Driving this increase in use is the stickiness, to use a Silicon Valley term, of the apps people already use. It will surprise nobody that the categories with the most significant uptick in time used fall into categories of music, health and fitness, and social networking.

Continue reading…

World Tech Update- August 29, 2014

IDG News Service

Coming up on WTU Instagram brings Hyperlapse to the iPhone, Microsoft cuts Surface 2 prices and Google reveals its secret drone delivery program.

 

Tablets with voice calling functions take off in Asia

IDG News Service

Using a tablet to make a phone call may sound unorthodox. But in Asia’s emerging markets, vendors are increasingly shipping 7-inch tablets with voice call functions, according to research firm IDC.

During the second quarter, electronics vendors shipped 13.8 million tablets to the Asia Pacific region, excluding Japan, IDC said on Wednesday. Of those tablets, 25 percent were designed for voice calls over a cellular network. This marked a jump of 10 percentage points from the first quarter.

Voice call tablets are taking off in China, India, Indonesia, Malaysia and Thailand, said Avinash Sundaram, an IDC analyst, who added that it had become a trend unique to Asia.

Although large screen phones are already popular, some consumers in the region have tighter budgets, and want a product that merges all their electronic needs into a single device, Sundaram said.

“They don’t want to walk around with a phone, tablet and PC,” he said. “This is basically addressing budgetary needs.”

Vendors releasing these products include Samsung, which early on incorporated voice call features into its tablets, along with Asus, Huawei and Lenovo. But smaller vendors such as India’s Micromax and Indonesia’s Advan Digital are also fueling the market with rival tablets.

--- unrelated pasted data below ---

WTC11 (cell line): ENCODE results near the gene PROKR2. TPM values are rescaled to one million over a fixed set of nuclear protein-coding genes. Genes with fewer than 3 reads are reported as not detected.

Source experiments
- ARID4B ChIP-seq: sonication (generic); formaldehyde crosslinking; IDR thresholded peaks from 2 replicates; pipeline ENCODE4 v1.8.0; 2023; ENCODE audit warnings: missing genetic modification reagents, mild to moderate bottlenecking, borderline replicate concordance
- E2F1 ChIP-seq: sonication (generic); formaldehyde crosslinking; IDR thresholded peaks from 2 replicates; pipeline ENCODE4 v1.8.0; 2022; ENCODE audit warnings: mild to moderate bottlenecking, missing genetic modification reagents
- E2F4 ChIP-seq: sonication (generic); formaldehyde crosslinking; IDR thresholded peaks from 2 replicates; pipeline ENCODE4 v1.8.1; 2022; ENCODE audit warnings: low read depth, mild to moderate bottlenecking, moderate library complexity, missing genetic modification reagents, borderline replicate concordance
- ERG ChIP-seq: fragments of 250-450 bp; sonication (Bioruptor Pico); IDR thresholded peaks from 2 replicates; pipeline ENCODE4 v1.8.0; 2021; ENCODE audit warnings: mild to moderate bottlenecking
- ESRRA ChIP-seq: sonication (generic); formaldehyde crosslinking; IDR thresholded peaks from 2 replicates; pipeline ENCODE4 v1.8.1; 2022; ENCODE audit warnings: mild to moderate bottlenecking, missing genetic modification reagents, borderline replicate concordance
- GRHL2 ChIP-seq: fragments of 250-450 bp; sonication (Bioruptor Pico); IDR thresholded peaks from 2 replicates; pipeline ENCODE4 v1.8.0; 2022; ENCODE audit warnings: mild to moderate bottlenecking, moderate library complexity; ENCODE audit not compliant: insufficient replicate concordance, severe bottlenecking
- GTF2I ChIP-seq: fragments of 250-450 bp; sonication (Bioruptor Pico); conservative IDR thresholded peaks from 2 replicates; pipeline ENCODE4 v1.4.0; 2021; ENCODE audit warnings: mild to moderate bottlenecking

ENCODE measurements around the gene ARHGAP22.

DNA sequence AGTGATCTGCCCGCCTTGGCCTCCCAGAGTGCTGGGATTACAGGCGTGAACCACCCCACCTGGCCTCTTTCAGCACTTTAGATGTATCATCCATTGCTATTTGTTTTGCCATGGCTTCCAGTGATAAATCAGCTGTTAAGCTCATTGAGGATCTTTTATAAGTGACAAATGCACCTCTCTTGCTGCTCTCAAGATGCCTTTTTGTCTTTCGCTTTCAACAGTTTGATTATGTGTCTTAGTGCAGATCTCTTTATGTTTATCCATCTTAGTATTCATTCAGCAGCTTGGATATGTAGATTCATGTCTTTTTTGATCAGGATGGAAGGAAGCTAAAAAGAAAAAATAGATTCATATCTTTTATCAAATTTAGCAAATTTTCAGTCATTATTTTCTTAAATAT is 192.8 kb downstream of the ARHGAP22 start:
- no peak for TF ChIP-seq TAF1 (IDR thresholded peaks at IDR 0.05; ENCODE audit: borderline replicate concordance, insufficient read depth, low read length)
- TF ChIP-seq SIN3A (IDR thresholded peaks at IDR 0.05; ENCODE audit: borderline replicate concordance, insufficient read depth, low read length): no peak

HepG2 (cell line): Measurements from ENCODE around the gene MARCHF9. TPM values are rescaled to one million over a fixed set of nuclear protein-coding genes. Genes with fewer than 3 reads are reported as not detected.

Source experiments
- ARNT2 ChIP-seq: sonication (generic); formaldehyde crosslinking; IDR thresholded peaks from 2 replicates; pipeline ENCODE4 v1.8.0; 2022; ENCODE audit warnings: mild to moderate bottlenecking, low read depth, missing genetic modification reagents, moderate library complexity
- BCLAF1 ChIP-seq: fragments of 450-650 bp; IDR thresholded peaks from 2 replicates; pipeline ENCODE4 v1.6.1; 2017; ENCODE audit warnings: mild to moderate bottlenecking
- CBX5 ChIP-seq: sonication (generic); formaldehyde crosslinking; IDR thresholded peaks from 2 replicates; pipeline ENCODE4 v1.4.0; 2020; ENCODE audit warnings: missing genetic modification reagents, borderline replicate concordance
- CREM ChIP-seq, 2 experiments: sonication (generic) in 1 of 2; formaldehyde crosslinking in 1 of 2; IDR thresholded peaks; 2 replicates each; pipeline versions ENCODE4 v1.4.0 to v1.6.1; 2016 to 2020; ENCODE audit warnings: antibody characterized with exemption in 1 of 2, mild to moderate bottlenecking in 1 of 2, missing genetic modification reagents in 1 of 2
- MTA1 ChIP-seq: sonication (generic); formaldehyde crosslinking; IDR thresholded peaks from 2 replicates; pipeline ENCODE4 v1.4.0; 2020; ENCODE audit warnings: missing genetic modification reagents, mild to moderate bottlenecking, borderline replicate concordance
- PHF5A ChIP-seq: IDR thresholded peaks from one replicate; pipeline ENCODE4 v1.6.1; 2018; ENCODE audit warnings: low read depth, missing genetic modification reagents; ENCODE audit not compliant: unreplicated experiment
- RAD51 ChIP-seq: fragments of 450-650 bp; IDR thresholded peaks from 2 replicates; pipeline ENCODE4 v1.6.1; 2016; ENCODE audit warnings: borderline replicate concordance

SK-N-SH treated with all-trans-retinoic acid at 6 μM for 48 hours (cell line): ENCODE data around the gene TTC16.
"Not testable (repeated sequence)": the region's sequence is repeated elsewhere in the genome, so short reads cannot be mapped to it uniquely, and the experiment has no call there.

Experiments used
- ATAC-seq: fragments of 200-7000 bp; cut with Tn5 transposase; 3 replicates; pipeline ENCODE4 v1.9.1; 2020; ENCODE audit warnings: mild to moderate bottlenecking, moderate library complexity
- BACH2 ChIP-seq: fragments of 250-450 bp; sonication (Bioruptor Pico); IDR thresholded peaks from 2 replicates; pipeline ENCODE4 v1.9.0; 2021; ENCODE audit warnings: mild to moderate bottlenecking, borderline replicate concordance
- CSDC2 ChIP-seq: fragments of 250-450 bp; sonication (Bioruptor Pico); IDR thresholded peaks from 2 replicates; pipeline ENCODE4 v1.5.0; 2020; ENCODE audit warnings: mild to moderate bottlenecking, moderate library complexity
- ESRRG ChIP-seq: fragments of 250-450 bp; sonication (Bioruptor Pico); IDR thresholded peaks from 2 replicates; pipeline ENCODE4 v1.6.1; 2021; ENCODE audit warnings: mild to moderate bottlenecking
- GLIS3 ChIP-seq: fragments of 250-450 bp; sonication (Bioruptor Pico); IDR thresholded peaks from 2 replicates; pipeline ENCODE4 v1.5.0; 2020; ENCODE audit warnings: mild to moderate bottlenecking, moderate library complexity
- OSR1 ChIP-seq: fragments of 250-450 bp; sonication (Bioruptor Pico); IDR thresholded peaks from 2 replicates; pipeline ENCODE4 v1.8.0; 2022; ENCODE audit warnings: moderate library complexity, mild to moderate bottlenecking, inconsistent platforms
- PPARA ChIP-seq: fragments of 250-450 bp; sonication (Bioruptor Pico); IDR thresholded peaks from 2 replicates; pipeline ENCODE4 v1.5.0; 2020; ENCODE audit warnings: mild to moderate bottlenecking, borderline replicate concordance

“We definitely see this as a vendor strategy to help differentiate their products,” Sundaram said. Many of these tablets cost between US$100 to $300.

It’s still not known how many consumers in Asia use their tablets for voice calls. But vendors are marketing the features in their advertisements.

“If we look at advertising campaigns in India, Indonesia, they call it a tablet with voice option,” Sundaram said. Vendors could conceivably put cellular features into all their tablets. But bigger companies such as Samsung might refrain from doing so, to better position their smart phone products, he added.

“From a vendor perspective, they want to target every single kind of device, as opposed to selling one kind of device,” he said. “There are no technical hurdles. It’s more about product strategy.”

Infographic: The Multiscreen World

By Nick Rojas

Over the past decade, the amount of technology available to the public has gradually changed the way that people live their daily lives. More importantly: the versatility of these technologies have allowed people to become more efficient, revolutionizing market consumption, and creating demand for things that had never really been considered before.

As people grew more and more reliant on these devices, more and more of them became available. Laptops and televisions, smartphones and tablets,all permitted their users to do things that they hadn’t thought they needed to before, and this all pointed towards one thing: how users consumed media. Before, television viewers were at the mercy of the networks, watching commercials because they had to. While DVRs changed that for many viewers, it was smartphones and tablets that took them to a different place entirely. With the technology available, users began using their devices while they watched television. This trend towards multi-screen usage was seen by many as an overindulgence in entertainment, at first, but as the trend continued to grow and grow, it became readily apparent that it was more than just a trend.

Mult-screen usage indicates a shift towards multitasking, something that consumers have grown to love. This infographic, provided by TollFreeForwarding.com, is an exploration into the ways that users are consuming information, and why cross-platform development is becoming a key component of not only user experience, but for content marketing, as well.